Despite youth, Scott takes on veteran role in Eigel’s office

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Jacob Scott has been a familiar face in the Missouri Capitol since 2014, as he has become one of the top young staffers on the Senate side of the building.

His auspicious start in politics began at a young age – so young, Scott does not know precisely when the interest took hold.

“I had always been interested in politics as far as I remember,” Scott said. “I remember watching the news at an abnormally young age and trying to stay up to date on current events.”

From there, he went on to join the Savannah High School Debate and Forensics Team, where he had a fair amount of success. As he moved into college at Missouri Western State University, he got involved in student government, eventually becoming the student body president on top of his participation in Phi Delta Theta fraternity.

However, Scott launched his political career at the capitol when he became involved as the deputy campaign manager for Sen. Rob Schaaf in his 2014 re-election over Robert Stuber, which Schaaf won by over 12 points. Schaaf then offered him a job as a legislative assistant in his office. Scott accepted, and said he learned a lot under a man who has become one of the most divisive and central figures in the Missouri legislature.

“He’s an individual that is incredibly smart and I learned a lot from him policy-wise,” Scott said. “He’s also a person that doesn’t make you feel like you work for him, he makes you feel like you work with him on things and that’s always been an advantage.”

After two years working as a legislative assistant for Sen. Rob Schaaf, Scott took on an expanded role this session as incoming freshman Sen. Bill Eigel’s chief of staff.

Scott says he likes working for Eigel because the senator is a “fantastic person to work for.”

“The great thing about working for Sen. Eigel is that I have a few years of legislative experience I can bring to the table for someone who’s never been in official politics before,” Scott said. “He’s never been in elected office, and we really get to be partners to tackle some of the big issues that he’s passionate about.”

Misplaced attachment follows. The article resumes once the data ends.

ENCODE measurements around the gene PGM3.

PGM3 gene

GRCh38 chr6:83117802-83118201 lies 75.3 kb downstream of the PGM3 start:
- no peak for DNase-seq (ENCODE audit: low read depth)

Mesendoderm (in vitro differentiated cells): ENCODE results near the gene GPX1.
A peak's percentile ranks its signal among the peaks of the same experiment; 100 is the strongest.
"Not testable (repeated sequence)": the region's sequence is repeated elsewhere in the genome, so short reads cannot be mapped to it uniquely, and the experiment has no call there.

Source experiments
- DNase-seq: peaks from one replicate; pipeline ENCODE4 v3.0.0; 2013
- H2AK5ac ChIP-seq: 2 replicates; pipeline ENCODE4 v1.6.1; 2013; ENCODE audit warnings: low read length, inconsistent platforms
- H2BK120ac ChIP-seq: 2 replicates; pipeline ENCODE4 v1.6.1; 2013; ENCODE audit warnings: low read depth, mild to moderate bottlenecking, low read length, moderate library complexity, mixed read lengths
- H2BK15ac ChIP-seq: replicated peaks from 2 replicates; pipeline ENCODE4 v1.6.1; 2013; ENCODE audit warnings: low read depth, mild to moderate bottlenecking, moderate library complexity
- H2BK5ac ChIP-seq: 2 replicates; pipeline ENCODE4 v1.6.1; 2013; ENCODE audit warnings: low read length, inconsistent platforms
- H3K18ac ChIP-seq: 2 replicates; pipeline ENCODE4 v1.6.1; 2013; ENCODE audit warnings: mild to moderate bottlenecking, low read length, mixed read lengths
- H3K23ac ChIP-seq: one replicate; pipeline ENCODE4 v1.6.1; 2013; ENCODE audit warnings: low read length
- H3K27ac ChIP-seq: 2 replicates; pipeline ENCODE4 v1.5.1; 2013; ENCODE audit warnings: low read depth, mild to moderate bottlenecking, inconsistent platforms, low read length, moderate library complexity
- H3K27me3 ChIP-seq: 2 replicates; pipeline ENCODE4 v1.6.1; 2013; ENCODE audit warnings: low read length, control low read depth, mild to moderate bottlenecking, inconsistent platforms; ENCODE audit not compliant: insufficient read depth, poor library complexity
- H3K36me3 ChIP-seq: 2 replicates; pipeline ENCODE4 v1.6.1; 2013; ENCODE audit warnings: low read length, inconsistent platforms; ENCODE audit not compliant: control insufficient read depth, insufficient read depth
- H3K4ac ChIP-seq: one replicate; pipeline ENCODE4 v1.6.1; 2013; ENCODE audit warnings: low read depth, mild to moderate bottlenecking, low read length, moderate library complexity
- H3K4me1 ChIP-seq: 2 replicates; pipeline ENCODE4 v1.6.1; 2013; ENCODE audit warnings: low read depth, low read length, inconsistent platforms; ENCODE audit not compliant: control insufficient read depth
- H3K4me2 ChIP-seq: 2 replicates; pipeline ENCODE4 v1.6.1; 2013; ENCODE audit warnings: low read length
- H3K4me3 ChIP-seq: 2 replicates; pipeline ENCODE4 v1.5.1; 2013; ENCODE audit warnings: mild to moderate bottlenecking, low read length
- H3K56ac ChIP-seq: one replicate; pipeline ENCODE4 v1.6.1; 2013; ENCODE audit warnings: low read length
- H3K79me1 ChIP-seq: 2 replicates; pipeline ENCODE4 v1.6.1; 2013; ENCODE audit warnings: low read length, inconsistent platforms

The feeling goes both ways. Eigel said that Scott has been a major asset in his first year as a lawmaker.

“Everyone likes and knows him, so it makes it much easier for a guy like me to come in and be effective when I’ve got a partner in my office that has already built those relationships,” Eigel said. “As a new legislator, there is probably nothing I take advantage of more than the contacts and relationships Jacob has already started. He’s been critical in that sense.”

Outside of his work in the government, Scott still finds time for politics. He volunteers for a nonprofit called Take Back Our Republic, a group whose stated purpose is to change campaign financing to give more power to individuals rather than corporations and labor unions. He serves as a regional coordinator for several states, including Missouri.

Aside from that, he tries to take time to hang out with friends and have some reprieve from politics, but he always remembers why he decided to serve in the first place.

“What’s essential is to have focus on why we’re here, and the purpose that we’re here for is to do good for the people of Missouri,” Scott said. “I’ve never lost sight of the important work that we do here, and the privilege that it is for a senator.”

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